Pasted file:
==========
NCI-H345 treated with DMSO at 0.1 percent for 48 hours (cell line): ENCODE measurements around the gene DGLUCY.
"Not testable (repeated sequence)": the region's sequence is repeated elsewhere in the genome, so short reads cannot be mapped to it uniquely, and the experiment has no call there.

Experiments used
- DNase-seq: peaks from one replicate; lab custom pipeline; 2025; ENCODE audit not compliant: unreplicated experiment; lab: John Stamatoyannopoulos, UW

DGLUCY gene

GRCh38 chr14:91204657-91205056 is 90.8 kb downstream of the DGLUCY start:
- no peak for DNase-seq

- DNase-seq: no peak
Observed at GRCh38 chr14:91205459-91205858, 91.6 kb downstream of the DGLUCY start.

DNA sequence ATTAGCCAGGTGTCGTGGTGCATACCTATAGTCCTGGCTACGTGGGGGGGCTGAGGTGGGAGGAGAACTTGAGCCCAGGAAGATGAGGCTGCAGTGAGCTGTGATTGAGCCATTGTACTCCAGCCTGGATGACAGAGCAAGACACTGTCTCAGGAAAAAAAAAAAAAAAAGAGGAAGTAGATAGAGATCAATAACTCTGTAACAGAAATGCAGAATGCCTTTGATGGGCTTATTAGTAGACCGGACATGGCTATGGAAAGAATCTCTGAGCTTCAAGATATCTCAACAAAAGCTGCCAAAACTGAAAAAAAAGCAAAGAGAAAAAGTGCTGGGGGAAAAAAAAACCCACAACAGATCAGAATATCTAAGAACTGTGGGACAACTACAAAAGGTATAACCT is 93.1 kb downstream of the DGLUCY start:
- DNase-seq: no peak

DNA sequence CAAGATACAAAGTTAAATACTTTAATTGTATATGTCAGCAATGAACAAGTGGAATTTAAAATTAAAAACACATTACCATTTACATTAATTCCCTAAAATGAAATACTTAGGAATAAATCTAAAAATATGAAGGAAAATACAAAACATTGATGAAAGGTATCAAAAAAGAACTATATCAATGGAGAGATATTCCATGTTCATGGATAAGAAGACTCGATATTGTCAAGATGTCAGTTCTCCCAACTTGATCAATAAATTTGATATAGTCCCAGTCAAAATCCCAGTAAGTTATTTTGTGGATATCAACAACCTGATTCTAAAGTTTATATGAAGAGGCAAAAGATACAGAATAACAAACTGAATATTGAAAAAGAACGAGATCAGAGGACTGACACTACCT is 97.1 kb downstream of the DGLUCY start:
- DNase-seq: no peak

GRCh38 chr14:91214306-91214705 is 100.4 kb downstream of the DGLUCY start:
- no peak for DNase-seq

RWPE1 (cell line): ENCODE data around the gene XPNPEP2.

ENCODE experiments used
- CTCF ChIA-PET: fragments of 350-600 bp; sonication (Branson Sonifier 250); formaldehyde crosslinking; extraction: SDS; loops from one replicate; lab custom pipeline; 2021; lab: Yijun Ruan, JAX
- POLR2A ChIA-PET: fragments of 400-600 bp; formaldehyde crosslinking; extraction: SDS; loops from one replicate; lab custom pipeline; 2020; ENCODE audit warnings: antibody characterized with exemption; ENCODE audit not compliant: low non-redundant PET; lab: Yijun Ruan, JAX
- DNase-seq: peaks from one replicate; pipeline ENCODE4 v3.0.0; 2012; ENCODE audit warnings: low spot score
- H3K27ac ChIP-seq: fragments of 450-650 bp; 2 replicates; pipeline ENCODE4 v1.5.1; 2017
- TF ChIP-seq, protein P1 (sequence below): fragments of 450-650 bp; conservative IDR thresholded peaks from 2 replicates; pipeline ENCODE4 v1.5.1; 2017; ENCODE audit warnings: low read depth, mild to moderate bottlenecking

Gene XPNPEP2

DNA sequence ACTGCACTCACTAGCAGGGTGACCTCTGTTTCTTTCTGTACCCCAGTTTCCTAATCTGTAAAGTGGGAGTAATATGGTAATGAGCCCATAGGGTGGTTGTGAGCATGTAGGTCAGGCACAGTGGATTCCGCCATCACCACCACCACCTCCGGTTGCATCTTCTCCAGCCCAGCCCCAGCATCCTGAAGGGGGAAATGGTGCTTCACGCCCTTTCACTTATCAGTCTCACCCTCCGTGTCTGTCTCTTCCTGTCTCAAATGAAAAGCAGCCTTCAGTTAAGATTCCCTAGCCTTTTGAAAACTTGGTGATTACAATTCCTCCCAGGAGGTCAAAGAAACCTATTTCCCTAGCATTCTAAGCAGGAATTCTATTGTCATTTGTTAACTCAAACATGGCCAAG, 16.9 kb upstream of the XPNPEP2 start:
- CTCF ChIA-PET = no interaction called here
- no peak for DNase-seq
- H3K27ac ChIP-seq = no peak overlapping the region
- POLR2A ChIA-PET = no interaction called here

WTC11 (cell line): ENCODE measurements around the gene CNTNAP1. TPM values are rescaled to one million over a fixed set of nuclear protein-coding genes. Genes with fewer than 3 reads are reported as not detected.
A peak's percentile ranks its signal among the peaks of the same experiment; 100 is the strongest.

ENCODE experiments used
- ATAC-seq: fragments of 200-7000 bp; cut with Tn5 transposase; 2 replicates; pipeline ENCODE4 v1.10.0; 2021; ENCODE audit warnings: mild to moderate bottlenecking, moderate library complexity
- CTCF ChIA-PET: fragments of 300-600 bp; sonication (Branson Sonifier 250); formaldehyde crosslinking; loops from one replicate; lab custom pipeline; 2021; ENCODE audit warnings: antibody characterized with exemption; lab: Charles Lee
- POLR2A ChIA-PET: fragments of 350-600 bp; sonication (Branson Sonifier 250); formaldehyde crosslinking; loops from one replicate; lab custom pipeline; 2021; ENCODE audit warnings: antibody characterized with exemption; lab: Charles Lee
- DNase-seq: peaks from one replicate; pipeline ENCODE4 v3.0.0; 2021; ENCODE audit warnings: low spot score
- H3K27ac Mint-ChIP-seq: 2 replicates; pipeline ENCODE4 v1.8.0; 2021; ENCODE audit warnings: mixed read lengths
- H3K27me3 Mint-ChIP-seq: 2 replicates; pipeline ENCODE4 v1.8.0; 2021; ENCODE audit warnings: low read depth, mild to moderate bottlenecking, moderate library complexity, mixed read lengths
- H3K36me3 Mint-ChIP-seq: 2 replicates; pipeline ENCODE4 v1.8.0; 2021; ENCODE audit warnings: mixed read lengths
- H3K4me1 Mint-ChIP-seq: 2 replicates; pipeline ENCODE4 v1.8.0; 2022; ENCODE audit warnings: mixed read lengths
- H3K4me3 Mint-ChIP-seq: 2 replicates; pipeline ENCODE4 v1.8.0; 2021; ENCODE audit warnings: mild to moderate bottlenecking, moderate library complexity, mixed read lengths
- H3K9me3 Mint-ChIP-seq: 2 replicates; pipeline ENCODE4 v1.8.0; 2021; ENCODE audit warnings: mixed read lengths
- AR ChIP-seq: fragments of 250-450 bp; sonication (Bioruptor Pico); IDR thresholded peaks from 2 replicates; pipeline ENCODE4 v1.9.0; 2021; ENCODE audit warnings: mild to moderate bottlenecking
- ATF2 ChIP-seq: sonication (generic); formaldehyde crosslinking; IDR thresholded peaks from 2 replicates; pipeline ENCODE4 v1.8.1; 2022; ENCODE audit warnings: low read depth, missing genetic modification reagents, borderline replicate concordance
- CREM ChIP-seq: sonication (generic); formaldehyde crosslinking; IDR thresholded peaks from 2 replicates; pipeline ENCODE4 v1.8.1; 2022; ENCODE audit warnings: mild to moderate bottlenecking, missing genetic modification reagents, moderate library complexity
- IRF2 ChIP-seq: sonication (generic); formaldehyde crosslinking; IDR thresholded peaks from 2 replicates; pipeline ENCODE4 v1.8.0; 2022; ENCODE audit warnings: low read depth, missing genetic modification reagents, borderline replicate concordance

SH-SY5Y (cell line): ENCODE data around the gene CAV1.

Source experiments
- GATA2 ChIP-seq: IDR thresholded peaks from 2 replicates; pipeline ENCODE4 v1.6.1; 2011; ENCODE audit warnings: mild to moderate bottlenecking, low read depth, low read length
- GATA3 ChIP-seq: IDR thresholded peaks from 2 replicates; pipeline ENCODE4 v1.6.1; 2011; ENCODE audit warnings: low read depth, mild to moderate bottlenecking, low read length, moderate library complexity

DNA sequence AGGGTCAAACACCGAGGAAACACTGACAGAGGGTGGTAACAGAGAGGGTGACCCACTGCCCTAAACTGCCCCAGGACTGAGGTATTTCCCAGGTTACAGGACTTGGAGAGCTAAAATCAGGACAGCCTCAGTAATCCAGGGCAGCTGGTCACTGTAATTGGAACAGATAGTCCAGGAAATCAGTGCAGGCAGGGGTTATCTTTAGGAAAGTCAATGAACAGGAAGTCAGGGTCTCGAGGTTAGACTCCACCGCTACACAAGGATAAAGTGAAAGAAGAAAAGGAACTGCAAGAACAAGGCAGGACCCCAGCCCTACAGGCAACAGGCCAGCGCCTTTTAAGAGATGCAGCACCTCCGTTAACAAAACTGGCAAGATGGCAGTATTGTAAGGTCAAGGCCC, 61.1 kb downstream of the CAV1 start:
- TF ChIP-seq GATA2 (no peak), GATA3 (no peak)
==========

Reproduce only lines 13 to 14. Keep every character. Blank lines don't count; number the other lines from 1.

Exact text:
- DNase-seq: no peak

GRCh38 chr14:91214306-91214705 is 100.4 kb downstream of the DGLUCY start: